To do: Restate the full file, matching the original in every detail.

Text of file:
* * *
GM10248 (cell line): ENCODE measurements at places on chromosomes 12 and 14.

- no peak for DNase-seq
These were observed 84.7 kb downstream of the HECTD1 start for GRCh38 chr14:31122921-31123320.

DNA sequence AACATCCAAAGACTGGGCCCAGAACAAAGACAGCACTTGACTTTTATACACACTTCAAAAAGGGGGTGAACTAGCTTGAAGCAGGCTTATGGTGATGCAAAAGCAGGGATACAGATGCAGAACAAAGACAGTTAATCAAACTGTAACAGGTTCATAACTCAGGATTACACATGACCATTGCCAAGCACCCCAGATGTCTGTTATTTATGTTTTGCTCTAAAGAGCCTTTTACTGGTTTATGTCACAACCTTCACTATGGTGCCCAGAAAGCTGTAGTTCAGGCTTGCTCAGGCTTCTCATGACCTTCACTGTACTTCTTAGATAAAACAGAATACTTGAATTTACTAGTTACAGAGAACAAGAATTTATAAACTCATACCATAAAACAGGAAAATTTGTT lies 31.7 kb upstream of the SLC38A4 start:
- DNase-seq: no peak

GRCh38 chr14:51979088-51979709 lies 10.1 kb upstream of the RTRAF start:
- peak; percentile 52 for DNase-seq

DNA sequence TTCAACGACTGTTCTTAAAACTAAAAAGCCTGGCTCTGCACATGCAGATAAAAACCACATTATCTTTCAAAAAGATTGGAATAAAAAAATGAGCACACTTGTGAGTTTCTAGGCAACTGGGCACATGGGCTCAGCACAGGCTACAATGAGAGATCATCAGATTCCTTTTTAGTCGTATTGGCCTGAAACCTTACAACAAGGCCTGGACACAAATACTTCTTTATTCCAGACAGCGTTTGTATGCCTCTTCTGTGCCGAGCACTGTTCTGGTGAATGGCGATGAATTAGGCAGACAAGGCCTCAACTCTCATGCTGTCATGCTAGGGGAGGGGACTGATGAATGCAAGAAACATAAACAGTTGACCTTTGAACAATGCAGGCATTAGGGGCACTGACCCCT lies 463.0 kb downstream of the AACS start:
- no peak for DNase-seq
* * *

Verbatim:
GM10248 (cell line): ENCODE measurements at places on chromosomes 12 and 14.

- no peak for DNase-seq
These were observed 84.7 kb downstream of the HECTD1 start for GRCh38 chr14:31122921-31123320.

DNA sequence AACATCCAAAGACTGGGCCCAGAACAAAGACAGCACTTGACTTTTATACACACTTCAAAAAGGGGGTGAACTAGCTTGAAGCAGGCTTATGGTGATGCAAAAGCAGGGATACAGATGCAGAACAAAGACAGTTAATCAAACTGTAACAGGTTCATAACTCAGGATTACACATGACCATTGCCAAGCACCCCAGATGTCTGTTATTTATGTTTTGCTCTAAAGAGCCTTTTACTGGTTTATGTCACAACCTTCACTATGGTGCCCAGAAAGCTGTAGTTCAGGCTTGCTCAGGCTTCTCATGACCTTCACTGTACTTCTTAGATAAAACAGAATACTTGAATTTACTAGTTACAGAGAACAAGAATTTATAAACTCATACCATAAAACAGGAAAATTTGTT lies 31.7 kb upstream of the SLC38A4 start:
- DNase-seq: no peak

GRCh38 chr14:51979088-51979709 lies 10.1 kb upstream of the RTRAF start:
- peak; percentile 52 for DNase-seq

DNA sequence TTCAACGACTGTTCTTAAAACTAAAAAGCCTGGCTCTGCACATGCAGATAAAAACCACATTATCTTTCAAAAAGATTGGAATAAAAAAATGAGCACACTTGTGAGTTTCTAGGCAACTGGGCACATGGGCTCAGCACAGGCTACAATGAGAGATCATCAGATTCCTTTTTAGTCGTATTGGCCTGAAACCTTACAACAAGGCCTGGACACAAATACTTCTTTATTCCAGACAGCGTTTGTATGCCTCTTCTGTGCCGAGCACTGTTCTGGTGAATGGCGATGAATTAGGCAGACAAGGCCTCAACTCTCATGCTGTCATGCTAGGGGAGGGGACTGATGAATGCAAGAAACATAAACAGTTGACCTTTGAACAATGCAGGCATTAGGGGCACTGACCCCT lies 463.0 kb downstream of the AACS start:
- no peak for DNase-seq